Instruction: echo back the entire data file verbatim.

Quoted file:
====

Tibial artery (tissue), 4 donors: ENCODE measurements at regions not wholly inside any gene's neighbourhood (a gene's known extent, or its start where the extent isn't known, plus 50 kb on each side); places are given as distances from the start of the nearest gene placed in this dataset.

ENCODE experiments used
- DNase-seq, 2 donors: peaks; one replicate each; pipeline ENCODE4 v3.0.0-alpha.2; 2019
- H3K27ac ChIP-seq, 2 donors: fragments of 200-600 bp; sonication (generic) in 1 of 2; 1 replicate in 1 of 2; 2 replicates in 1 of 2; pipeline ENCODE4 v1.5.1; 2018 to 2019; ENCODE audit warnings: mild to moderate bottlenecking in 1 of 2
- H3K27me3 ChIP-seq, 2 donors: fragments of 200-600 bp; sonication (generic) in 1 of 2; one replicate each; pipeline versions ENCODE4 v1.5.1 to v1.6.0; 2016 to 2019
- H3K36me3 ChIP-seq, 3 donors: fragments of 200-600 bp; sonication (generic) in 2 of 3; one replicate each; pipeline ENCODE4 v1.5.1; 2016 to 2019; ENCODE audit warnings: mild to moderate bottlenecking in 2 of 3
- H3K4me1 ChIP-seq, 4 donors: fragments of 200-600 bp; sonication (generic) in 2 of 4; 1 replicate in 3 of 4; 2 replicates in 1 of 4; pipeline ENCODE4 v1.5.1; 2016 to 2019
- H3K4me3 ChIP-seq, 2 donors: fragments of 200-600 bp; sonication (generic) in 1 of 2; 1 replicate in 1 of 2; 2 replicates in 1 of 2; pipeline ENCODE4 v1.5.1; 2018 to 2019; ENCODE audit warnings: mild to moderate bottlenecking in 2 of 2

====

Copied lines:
Tibial artery (tissue), 4 donors: ENCODE measurements at regions not wholly inside any gene's neighbourhood (a gene's known extent, or its start where the extent isn't known, plus 50 kb on each side); places are given as distances from the start of the nearest gene placed in this dataset.

ENCODE experiments used
- DNase-seq, 2 donors: peaks; one replicate each; pipeline ENCODE4 v3.0.0-alpha.2; 2019
- H3K27ac ChIP-seq, 2 donors: fragments of 200-600 bp; sonication (generic) in 1 of 2; 1 replicate in 1 of 2; 2 replicates in 1 of 2; pipeline ENCODE4 v1.5.1; 2018 to 2019; ENCODE audit warnings: mild to moderate bottlenecking in 1 of 2
- H3K27me3 ChIP-seq, 2 donors: fragments of 200-600 bp; sonication (generic) in 1 of 2; one replicate each; pipeline versions ENCODE4 v1.5.1 to v1.6.0; 2016 to 2019
- H3K36me3 ChIP-seq, 3 donors: fragments of 200-600 bp; sonication (generic) in 2 of 3; one replicate each; pipeline ENCODE4 v1.5.1; 2016 to 2019; ENCODE audit warnings: mild to moderate bottlenecking in 2 of 3
- H3K4me1 ChIP-seq, 4 donors: fragments of 200-600 bp; sonication (generic) in 2 of 4; 1 replicate in 3 of 4; 2 replicates in 1 of 4; pipeline ENCODE4 v1.5.1; 2016 to 2019
- H3K4me3 ChIP-seq, 2 donors: fragments of 200-600 bp; sonication (generic) in 1 of 2; 1 replicate in 1 of 2; 2 replicates in 1 of 2; pipeline ENCODE4 v1.5.1; 2018 to 2019; ENCODE audit warnings: mild to moderate bottlenecking in 2 of 2